Arndt, Diversity and Inclusion Specialist, Sageco
- #0f5bb7" href="http://www.unaavictoria.org.au/education-advocacy/masterclasses/demographic-transition-seminar-addressing-the-economic-and-social-impacts-of-an-ageing-population/speakers-and-facilitator/?utm_source=United+Nations+Association+of+Australia+%28Victorian+Division%29&utm_campaign=f6d1760f69-Demographic+Transition+Seminar+Invite+Round%231&utm_medium=email&utm_term=0_4215701eff-f6d1760f69-#KB" target="_blank">Katharine
Betts, Adjunct Associate Professor of Sociology, Swinburne University of Technology
- #0f5bb7" href="http://www.unaavictoria.org.au/education-advocacy/masterclasses/demographic-transition-seminar-addressing-the-economic-and-social-impacts-of-an-ageing-population/speakers-and-facilitator/?utm_source=United+Nations+Association+of+Australia+%28Victorian+Division%29&utm_campaign=f6d1760f69-Demographic+Transition+Seminar+Invite+Round%231&utm_medium=email&utm_term=0_4215701eff-f6d1760f69-#SH" target="_blank">Sue
Hendy, Chief Executive Officer, Council on the Ageing Victoria
- #0f5bb7" href="http://www.unaavictoria.org.au/education-advocacy/masterclasses/demographic-transition-seminar-addressing-the-economic-and-social-impacts-of-an-ageing-population/speakers-and-facilitator/?utm_source=United+Nations+Association+of+Australia+%28Victorian+Division%29&utm_campaign=f6d1760f69-Demographic+Transition+Seminar+Invite+Round%231&utm_medium=email&utm_term=0_4215701eff-f6d1760f69-#EM" target="_blank">Emily
Millane, Research Fellow, Longevity and Positive Ageing Project, Per Capita
- #0f5bb7" href="http://www.unaavictoria.org.au/education-advocacy/masterclasses/demographic-transition-seminar-addressing-the-economic-and-social-impacts-of-an-ageing-population/speakers-and-facilitator/?utm_source=United+Nations+Association+of+Australia+%28Victorian+Division%29&utm_campaign=f6d1760f69-Demographic+Transition+Seminar+Invite+Round%231&utm_medium=email&utm_term=0_4215701eff-f6d1760f69-#CB" target="_blank">Colette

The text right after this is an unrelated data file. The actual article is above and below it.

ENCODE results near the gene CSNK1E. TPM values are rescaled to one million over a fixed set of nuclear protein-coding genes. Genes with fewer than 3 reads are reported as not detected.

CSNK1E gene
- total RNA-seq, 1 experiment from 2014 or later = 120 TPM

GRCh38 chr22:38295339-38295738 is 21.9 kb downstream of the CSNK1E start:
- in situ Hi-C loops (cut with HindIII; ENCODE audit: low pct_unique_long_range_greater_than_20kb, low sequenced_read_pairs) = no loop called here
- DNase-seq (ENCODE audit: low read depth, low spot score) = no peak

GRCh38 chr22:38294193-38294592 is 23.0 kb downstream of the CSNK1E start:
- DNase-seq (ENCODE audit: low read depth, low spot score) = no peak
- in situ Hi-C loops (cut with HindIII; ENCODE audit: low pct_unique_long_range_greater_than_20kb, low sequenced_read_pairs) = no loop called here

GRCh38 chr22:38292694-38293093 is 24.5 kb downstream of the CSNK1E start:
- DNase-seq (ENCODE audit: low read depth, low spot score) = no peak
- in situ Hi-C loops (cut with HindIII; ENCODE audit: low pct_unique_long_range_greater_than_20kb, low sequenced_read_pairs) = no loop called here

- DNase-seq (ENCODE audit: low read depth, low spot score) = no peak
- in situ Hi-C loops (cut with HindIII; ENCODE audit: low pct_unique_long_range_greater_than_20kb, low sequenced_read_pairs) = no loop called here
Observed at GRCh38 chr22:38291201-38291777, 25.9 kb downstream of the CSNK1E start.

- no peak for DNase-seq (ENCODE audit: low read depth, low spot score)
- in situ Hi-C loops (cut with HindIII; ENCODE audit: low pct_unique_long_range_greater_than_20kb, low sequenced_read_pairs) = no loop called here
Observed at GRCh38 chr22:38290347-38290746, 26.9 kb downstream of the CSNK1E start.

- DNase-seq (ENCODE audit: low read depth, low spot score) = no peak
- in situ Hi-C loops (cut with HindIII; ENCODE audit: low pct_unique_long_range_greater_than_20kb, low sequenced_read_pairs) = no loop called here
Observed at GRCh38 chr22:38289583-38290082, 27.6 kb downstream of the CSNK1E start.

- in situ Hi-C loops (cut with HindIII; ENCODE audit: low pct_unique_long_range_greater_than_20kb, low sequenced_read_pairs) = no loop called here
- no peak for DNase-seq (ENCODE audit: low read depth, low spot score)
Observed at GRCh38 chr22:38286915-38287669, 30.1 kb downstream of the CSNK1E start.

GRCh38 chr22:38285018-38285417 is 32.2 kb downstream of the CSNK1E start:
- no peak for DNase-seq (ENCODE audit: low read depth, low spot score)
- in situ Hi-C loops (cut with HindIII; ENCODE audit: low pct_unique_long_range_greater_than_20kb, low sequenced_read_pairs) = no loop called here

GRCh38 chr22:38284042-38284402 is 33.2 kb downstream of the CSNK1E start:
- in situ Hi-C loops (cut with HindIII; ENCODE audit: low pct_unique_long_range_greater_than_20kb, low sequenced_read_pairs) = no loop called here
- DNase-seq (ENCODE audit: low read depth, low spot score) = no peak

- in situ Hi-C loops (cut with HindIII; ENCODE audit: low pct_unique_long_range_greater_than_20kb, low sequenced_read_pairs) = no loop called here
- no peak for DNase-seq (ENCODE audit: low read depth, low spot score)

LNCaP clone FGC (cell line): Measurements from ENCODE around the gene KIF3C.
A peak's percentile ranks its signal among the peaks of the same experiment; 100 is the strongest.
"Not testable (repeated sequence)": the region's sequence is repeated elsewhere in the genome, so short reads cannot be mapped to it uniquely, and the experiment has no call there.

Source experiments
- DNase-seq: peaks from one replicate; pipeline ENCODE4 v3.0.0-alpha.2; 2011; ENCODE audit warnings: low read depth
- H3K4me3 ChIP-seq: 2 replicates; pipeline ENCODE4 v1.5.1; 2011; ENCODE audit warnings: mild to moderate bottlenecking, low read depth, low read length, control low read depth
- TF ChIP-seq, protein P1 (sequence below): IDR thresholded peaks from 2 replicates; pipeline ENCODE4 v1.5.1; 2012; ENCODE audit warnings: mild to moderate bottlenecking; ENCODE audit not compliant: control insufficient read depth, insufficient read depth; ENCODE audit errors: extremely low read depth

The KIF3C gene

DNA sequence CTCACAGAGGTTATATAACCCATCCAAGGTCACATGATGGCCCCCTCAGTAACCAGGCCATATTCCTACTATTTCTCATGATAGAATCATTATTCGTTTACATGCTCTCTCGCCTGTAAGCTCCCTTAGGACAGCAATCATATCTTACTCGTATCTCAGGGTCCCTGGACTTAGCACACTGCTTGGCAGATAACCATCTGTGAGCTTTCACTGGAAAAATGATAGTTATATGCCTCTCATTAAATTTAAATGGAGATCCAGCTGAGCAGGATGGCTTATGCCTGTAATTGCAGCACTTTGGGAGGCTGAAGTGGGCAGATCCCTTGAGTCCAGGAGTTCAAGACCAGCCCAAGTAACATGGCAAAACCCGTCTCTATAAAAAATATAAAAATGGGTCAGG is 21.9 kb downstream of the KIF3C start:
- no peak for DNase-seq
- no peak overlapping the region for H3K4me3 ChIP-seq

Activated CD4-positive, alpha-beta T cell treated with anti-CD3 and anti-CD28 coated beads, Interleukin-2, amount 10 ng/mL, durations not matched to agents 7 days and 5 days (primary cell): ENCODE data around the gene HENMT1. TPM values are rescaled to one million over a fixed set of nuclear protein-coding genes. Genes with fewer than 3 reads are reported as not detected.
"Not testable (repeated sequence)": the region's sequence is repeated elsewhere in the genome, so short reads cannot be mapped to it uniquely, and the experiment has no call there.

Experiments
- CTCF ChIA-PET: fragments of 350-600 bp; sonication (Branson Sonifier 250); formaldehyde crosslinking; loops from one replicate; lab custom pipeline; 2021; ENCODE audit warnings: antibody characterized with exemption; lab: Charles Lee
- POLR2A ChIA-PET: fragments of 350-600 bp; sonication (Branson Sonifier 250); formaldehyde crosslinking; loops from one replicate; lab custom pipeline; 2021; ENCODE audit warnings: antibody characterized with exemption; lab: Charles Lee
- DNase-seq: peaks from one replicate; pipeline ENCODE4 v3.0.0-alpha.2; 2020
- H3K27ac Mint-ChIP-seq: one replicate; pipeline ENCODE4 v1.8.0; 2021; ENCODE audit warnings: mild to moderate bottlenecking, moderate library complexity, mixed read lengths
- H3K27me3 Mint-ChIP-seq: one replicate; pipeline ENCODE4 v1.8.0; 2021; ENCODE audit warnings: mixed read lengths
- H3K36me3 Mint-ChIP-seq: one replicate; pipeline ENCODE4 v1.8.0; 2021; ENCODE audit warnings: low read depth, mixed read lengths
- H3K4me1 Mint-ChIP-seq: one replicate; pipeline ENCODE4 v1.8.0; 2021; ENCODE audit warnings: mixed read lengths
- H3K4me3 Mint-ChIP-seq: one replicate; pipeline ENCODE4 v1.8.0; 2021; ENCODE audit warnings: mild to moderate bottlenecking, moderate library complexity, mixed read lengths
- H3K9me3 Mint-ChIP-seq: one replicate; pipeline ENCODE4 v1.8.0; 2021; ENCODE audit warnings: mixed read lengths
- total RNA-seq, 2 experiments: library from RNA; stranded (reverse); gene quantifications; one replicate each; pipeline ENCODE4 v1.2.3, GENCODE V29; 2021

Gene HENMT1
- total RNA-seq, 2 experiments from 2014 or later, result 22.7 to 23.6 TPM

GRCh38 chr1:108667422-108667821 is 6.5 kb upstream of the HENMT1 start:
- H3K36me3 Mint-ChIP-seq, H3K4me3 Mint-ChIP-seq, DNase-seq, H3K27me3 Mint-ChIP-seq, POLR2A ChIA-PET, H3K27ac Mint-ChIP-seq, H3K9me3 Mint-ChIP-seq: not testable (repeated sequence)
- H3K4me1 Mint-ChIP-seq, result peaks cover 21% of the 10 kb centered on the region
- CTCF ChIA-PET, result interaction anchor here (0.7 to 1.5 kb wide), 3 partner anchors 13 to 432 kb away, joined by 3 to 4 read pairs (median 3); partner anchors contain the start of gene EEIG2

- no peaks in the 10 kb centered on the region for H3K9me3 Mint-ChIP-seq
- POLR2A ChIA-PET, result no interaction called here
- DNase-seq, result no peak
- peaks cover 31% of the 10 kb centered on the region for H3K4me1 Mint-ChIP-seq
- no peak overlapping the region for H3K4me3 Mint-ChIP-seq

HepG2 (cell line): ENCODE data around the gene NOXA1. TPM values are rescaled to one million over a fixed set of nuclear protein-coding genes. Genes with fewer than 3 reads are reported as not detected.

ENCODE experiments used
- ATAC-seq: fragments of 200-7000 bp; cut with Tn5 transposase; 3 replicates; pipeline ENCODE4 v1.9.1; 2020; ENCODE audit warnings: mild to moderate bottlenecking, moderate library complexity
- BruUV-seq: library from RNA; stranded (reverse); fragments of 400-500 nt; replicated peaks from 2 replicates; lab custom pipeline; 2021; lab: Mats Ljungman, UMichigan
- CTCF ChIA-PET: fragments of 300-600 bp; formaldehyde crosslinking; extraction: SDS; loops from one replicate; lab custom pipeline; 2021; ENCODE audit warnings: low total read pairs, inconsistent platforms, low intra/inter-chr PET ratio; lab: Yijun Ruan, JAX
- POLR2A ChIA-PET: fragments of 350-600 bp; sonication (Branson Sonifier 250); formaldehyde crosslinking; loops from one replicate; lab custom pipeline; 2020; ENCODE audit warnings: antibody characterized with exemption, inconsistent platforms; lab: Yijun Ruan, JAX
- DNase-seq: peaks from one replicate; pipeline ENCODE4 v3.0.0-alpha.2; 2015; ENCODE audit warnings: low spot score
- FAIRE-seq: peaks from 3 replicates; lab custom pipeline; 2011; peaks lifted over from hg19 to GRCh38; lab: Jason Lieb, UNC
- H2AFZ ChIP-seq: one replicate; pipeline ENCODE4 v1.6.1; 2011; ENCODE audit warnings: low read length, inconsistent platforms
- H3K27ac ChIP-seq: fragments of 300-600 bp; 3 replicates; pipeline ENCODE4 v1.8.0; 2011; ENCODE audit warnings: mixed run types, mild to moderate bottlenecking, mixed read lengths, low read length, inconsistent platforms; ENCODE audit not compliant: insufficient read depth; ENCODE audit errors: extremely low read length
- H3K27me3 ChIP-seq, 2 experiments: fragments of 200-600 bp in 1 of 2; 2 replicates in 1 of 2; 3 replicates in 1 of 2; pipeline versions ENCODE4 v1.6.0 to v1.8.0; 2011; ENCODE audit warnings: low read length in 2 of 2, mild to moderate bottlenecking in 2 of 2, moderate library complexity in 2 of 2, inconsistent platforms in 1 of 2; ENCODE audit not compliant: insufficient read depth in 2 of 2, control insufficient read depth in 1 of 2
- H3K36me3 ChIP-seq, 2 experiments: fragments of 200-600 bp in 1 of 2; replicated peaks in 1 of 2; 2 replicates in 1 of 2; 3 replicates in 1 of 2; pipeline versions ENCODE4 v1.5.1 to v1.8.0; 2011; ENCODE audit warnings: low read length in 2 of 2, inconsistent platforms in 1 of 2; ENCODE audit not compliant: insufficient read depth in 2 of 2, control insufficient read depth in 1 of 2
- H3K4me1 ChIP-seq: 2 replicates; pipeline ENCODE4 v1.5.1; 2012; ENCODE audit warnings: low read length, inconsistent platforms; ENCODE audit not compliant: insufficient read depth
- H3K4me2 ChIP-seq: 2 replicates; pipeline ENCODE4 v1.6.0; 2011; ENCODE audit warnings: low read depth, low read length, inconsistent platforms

Browning, Professor of Healthy Ageing and Director of Research, School of Primary Health Care, Monash University
(Photo courtesy of Gallery of Beltway Schmoozers and Useless Tits)
World Watch Institute
Washington, CP (City of Players)
Are you vexed by human population overshoot? Is 7 billion too much for you? Well you have come to the wrong place. If you want to find help to reduce our population from 7 billion, forget it, because we have already resigned ourselves to 9 billion. But if you want to settle for Plan B, then call our Help Line.
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Here it is stupid----- all we want you to know. The Conventional Cant which if repeated often enough will convince polite company that nothing you think is dangerous---to them or their funding sources. Are you ready? Now repeat after me:
Educate women, educate women, educate women.......
Voluntary family planning, voluntary family planning, voluntary family planning........
Women everywhere want only two children, women everywhere want only two children, women everywhere will want only two children....
Stopping at two will do, stopping at two will do, stopping at two will do..........
Chinese methods are stupid and unnecessary, Chinese methods are stupid and unnecessary, Chinese methods are stupid and unnecessary........
If Kerala, Thailand and Bangledesh can do it, so can everyone else, if Kerala, Thailand and Bangledesh can do it, so can everyone else, if Kerala, Thailand and Bangledesh can do it, so can everyone else.........
The Demographic Theory of Transition is a fact, The Demographic Theory of Transition is a fact, The Demographic Theory of Transition is a fact............
Prosperity is the best contraceptive, prosperity is the best contraceptive, prosperity is the best contraceptive......
Sustainable development is not an oxymoron, sustainable development is not an oxymoron, sustainable development is not an oxymoron......
We must find a way to feed 9 billion, We must find a way to feed 9 billion, We must find a way to feed 9 billion......
The birth rate is dropping, The birth rate is dropping, The birth rate is dropping.....
Forget demographic momentum, forget demographic momentum, forget demographic momentum......
2 billion is sustainable, 2 billion is sustainable, 2 billion is sustainable.......And we can take our sweet time in getting there.......And we can take our sweet time in getting there....And we can take our sweet time in getting there......
Don't criticize Green Icons, they are on our side and above reproach......Don't criticize Green Icons, they are on our side and above reproach.....Don't Criticize Green Icons, they are on our side and above reproach........Spare your criticisms for the enemy......Spare your criticisms for the enemy.......Spare your criticisms for the enemy...